The history of Saint-Georges goes back to Gallo – Roman times. The domain extended over 1000 ‘arpents’ which represents 263 hectares and corresponds approximately to the surface of the entire parish of Saint-Georges. The Château Saint-Georges and its land was sold on 27 October 1602 by Henry IV to Jean Barbot for a sum of 1500 pounds. The purchaser attained, in addition, the title of Baron. It was the ‘Sieur de Bouchereau’ the new and last Baron of Saint-Georges who commissioned the reputed neo-classical architect Victor Louis (Grand Theatre of Bordeaux, Place de Palais Royal in Paris) to reconstruct the feudal château in 1772, keeping nevertheless the four corner towers. If the Revolution spared this jewel of 18th century architecture, phylloxera destroyed its vines and the estate started to go downhill. It passed though the hands of several owners until 19 November 1891 when it was purchased by Pétrus Desbois who restored the vineyards by grafting the French vines with American rootstocks.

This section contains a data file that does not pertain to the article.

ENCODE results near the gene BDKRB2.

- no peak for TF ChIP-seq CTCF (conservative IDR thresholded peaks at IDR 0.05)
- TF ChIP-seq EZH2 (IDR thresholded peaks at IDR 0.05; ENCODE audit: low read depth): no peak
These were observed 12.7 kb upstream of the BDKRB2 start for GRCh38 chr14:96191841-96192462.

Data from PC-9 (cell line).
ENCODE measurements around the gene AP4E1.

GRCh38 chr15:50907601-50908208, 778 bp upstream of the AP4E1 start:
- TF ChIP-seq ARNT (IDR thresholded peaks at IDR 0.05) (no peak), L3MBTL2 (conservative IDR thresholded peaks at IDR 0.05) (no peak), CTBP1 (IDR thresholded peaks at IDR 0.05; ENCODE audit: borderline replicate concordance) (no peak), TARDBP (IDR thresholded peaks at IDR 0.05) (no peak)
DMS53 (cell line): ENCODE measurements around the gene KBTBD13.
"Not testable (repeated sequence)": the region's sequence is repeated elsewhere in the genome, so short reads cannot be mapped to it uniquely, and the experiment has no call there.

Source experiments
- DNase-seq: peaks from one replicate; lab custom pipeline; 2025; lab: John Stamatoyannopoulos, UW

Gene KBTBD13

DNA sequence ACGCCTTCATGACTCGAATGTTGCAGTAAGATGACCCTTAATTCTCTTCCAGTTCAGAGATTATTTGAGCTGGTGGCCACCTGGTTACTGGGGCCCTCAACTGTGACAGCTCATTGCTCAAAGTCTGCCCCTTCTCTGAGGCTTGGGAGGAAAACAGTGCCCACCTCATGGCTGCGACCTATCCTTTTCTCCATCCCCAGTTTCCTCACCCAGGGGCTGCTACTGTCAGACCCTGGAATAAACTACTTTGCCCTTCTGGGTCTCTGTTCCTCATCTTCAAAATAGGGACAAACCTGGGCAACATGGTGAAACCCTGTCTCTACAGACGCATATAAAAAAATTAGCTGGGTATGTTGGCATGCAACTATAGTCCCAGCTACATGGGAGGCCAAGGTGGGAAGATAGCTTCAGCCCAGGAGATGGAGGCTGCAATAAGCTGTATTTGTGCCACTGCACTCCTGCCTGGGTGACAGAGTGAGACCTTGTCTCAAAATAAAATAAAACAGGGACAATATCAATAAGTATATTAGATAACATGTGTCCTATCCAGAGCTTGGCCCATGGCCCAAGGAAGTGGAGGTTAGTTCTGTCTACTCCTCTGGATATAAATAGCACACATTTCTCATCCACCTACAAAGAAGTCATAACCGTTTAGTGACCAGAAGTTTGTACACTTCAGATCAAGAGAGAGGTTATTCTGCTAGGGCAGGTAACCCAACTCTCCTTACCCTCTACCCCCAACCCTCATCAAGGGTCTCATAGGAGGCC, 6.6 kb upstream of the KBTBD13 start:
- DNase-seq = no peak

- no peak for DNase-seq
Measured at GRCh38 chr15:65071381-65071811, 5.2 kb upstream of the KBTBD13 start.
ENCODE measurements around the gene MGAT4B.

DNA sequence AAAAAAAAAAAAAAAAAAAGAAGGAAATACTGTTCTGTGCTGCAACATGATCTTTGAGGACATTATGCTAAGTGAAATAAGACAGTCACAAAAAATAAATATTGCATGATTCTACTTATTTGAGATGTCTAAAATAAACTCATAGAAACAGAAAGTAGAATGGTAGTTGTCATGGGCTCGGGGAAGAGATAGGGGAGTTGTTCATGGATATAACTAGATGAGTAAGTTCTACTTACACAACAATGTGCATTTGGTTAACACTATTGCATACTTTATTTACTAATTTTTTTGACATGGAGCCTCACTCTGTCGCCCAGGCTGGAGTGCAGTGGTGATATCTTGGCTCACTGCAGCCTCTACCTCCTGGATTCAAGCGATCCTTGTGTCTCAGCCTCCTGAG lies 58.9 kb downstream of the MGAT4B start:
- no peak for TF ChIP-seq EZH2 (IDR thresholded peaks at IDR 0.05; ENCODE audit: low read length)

The estate has changed hands several times since the French Revolution until it was bought by Petrus Desbois in 1891, to be used as his summer residence. Since then it has remained a private family home and vineyard, carefully nurtured by each generation. The first Petrus Desbois resuscitated the beleaguered vineyards by grafting French vines onto American rootstock. Then in 1945, his son Petrus Desbois took over and it was under his stewardship that Saint-Georges began producing a world-renowned wine. Today, his son Georges Desbois presides over the estate, and creates well-balanced, elegant wines, celebrated for their ability to age.
‘Chateau Saint-Georges’ is the premier label. It’s a blend of 80% Merlot, 10% Cabernet Sauvignon, and 10% Cabernet Franc. 50% of the oak barrels used for aging are renewed each year, and the wine is aged in the barrels for 15-18 months.